We greeted her as the adults we were, but gave her the respect that all her 'kids' gave her and addressed her as they did - 'Miss Barry' Not because we were afraid of her in anyway. No, not at all. We were in awe of her, we wanted her to also respect us and our dancing efforts.....

And so we put our nervous energy to good use that day in that extraordinary 'dancocabin', we plastered the smiles on our faces as the sweat dripped down our backs and gave the performance of our lives. It didn't matter that we didn't have the space, although we may have balked a tad when any of us made the front row and were practically face-to-face with her! - we just did the routine, lifts and tap section included. Full out. All 7 minutes of it. It was an amazingly choreographed routine that used every single beat of the music, and more.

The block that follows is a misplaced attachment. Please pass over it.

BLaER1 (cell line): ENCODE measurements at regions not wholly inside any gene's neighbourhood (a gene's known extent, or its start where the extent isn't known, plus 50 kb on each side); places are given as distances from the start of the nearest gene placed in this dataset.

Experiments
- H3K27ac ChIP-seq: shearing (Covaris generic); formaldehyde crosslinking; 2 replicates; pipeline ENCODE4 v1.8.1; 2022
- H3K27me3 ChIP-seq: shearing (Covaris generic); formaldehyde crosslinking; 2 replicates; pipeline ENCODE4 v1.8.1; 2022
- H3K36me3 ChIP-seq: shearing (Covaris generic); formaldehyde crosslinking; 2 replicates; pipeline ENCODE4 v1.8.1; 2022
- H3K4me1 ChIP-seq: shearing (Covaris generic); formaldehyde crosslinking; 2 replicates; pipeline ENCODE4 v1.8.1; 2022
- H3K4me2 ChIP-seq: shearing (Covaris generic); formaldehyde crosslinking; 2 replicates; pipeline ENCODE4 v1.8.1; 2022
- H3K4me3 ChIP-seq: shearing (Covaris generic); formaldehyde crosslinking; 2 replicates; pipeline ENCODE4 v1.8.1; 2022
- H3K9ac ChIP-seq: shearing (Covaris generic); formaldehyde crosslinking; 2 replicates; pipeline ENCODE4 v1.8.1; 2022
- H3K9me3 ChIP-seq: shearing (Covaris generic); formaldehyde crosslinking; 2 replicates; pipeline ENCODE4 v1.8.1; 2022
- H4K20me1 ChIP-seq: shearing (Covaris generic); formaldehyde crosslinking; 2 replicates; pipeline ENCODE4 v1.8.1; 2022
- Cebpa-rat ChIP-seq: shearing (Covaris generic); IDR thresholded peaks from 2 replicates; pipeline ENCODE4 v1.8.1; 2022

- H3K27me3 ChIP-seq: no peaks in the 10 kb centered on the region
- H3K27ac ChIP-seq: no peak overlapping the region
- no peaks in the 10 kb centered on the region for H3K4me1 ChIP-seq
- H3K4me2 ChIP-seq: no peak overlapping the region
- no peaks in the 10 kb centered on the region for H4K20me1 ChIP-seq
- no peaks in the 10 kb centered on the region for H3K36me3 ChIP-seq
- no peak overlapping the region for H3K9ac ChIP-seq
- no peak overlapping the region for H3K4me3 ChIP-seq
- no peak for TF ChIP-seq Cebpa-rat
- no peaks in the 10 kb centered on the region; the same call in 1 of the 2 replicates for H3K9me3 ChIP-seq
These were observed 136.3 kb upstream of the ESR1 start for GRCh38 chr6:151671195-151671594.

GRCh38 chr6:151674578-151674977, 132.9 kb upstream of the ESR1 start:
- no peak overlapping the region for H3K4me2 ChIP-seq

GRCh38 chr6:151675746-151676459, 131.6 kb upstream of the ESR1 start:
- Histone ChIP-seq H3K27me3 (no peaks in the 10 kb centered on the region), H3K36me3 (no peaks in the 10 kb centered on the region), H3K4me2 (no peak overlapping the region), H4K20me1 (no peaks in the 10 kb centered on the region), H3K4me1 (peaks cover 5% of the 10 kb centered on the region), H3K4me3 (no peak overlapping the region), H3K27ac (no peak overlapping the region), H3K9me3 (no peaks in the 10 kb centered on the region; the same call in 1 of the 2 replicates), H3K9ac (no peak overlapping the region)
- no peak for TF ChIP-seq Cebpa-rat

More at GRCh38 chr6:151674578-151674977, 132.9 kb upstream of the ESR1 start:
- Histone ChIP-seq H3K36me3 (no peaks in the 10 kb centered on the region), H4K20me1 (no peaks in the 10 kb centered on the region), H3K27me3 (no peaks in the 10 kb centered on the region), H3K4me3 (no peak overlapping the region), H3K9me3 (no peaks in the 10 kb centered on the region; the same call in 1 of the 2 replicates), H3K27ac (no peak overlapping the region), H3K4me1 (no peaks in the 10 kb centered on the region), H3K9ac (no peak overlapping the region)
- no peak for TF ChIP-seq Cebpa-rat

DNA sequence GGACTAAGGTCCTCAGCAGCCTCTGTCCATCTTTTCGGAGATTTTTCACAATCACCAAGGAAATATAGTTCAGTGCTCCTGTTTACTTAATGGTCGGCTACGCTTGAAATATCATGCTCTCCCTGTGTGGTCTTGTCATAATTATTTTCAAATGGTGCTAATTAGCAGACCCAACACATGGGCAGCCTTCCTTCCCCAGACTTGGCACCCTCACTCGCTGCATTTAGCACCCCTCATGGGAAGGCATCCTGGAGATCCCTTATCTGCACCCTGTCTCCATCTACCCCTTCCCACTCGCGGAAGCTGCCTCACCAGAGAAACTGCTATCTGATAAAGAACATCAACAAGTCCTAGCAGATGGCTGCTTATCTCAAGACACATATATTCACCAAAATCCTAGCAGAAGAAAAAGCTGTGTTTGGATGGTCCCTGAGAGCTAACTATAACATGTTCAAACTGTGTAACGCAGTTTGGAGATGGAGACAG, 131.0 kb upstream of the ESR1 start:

And then, gasping for breath with the sweat oozing out of every pore, we awaited the verdict...

We had of course been discreetly watching her reaction throughout the number as she scanned us all and then the number as a whole. As I've said before: 'She was always extremely encouraging to us but showed no facial reaction whilst we were dancing, so it was nerve racking to wait until the end to hear her judgement! Kept us all, boys included, on our twinkle toes, that's for sure!!'

Miss Barry looked at us and nodded to Lorraine saying 'very good..... very good' She talked a little to us, thanked us too, and then she left.